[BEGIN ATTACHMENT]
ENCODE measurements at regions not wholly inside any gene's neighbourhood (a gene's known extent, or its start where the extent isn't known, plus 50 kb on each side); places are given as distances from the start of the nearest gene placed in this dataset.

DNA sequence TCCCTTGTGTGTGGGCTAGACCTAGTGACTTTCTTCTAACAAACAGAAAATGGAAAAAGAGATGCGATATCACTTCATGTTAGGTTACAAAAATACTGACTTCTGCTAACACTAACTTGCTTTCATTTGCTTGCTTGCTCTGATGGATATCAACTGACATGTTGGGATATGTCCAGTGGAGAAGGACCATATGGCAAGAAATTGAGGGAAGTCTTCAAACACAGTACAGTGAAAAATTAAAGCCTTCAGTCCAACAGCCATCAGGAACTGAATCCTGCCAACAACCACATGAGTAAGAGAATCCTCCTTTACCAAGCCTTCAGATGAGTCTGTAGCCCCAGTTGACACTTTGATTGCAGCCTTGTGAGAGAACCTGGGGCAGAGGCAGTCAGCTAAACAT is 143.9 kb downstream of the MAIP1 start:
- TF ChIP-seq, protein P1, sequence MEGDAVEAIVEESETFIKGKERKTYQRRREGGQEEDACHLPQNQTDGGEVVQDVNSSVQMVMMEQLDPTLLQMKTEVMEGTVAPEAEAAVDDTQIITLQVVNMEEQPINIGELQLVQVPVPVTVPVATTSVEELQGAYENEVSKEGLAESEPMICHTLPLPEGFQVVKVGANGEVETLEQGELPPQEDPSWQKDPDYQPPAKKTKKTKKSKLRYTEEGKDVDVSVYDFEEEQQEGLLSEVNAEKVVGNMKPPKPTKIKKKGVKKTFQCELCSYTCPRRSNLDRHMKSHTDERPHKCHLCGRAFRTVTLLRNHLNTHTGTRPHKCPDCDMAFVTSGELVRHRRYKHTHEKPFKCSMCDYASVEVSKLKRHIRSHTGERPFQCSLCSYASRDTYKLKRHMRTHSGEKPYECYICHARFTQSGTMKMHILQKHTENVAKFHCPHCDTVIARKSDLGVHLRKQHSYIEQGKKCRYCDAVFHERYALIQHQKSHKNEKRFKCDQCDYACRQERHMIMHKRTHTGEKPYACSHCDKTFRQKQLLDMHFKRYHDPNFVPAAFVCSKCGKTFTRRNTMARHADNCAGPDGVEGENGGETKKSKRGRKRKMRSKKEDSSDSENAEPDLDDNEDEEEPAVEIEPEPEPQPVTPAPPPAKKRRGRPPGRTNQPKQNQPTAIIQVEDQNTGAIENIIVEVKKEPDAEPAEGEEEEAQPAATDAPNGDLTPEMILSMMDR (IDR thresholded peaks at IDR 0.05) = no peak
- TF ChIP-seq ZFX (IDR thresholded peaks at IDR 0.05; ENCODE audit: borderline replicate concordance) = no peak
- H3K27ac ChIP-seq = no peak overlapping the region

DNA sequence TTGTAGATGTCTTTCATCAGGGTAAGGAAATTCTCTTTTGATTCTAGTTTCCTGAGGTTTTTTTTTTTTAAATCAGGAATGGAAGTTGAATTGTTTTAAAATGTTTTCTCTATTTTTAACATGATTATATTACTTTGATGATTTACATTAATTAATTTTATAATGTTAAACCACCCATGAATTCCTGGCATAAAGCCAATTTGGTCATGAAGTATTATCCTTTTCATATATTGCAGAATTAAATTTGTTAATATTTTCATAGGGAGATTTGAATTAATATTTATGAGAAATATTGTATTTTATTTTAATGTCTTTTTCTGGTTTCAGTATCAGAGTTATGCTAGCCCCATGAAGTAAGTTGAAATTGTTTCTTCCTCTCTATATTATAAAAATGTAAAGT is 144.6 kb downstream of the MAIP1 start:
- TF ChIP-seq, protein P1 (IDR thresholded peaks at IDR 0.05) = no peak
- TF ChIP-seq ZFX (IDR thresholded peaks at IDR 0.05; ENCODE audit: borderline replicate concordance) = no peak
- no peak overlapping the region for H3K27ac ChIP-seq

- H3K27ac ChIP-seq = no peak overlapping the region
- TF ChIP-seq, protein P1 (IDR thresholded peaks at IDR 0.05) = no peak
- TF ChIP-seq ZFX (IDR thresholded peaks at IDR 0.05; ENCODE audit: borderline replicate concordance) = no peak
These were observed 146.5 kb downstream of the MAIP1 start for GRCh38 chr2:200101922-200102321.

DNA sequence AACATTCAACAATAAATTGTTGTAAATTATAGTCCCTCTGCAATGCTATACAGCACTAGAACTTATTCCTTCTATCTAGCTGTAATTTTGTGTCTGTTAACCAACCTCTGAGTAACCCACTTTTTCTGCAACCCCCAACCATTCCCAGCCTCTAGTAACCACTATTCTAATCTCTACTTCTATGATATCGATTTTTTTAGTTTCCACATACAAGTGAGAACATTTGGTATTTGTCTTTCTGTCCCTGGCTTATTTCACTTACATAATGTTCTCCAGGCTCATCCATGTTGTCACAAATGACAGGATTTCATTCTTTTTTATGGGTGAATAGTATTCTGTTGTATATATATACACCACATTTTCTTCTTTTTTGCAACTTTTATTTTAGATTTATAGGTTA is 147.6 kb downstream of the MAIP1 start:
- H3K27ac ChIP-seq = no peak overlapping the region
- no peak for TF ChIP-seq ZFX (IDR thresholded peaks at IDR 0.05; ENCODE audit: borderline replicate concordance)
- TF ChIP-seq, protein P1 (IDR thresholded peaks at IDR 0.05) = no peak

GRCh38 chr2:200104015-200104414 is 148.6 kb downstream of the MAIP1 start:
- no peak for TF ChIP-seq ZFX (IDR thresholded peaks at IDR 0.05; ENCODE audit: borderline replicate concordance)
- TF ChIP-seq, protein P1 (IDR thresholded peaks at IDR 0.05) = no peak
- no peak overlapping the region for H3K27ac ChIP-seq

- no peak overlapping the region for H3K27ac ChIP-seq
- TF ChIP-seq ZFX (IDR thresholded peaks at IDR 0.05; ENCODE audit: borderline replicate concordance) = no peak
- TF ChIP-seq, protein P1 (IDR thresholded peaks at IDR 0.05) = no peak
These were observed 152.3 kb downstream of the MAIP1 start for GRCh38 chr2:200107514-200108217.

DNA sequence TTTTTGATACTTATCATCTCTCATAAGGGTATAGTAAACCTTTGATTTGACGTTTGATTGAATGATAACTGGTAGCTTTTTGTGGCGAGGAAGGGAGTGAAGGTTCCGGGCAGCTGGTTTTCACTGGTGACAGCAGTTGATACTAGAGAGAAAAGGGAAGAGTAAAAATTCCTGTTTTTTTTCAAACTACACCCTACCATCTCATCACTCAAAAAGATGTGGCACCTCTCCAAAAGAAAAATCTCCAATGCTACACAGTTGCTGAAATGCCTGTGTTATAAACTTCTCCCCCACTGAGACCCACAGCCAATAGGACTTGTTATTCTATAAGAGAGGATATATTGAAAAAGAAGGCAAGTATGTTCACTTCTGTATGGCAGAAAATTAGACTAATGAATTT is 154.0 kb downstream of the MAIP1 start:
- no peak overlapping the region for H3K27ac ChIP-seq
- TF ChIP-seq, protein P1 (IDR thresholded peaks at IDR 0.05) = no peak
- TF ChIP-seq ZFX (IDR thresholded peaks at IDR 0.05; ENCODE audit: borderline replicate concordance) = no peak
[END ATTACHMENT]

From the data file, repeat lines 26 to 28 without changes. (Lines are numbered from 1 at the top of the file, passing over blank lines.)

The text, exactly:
DNA sequence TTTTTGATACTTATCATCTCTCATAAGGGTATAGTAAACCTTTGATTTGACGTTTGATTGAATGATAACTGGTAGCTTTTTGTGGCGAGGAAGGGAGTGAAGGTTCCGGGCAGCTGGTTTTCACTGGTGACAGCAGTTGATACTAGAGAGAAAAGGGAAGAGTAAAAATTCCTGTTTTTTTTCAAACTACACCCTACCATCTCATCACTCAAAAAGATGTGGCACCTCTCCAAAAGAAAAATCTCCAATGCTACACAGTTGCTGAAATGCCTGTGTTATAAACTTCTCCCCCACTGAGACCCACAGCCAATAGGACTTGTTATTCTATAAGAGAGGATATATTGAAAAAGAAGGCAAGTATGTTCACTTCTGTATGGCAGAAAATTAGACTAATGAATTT is 154.0 kb downstream of the MAIP1 start:
- no peak overlapping the region for H3K27ac ChIP-seq
- TF ChIP-seq, protein P1 (IDR thresholded peaks at IDR 0.05) = no peak